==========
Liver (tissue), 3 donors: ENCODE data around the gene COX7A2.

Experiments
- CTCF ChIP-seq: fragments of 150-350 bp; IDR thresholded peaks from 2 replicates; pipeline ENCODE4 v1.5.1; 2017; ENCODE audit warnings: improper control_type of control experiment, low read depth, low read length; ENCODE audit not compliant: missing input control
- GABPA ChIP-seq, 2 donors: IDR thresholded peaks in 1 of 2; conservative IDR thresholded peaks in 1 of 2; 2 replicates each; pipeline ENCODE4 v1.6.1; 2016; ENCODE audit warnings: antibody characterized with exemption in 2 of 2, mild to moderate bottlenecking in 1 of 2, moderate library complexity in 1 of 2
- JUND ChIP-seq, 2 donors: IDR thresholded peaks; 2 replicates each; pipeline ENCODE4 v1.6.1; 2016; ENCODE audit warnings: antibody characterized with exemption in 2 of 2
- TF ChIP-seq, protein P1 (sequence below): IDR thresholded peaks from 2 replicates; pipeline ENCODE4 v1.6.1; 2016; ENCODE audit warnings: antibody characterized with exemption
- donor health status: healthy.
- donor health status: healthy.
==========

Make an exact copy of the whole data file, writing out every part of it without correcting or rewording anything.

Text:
Liver (tissue), 3 donors: ENCODE data around the gene COX7A2.

Experiments
- CTCF ChIP-seq: fragments of 150-350 bp; IDR thresholded peaks from 2 replicates; pipeline ENCODE4 v1.5.1; 2017; ENCODE audit warnings: improper control_type of control experiment, low read depth, low read length; ENCODE audit not compliant: missing input control
- GABPA ChIP-seq, 2 donors: IDR thresholded peaks in 1 of 2; conservative IDR thresholded peaks in 1 of 2; 2 replicates each; pipeline ENCODE4 v1.6.1; 2016; ENCODE audit warnings: antibody characterized with exemption in 2 of 2, mild to moderate bottlenecking in 1 of 2, moderate library complexity in 1 of 2
- JUND ChIP-seq, 2 donors: IDR thresholded peaks; 2 replicates each; pipeline ENCODE4 v1.6.1; 2016; ENCODE audit warnings: antibody characterized with exemption in 2 of 2
- TF ChIP-seq, protein P1 (sequence below): IDR thresholded peaks from 2 replicates; pipeline ENCODE4 v1.6.1; 2016; ENCODE audit warnings: antibody characterized with exemption
- donor health status: healthy.
- donor health status: healthy.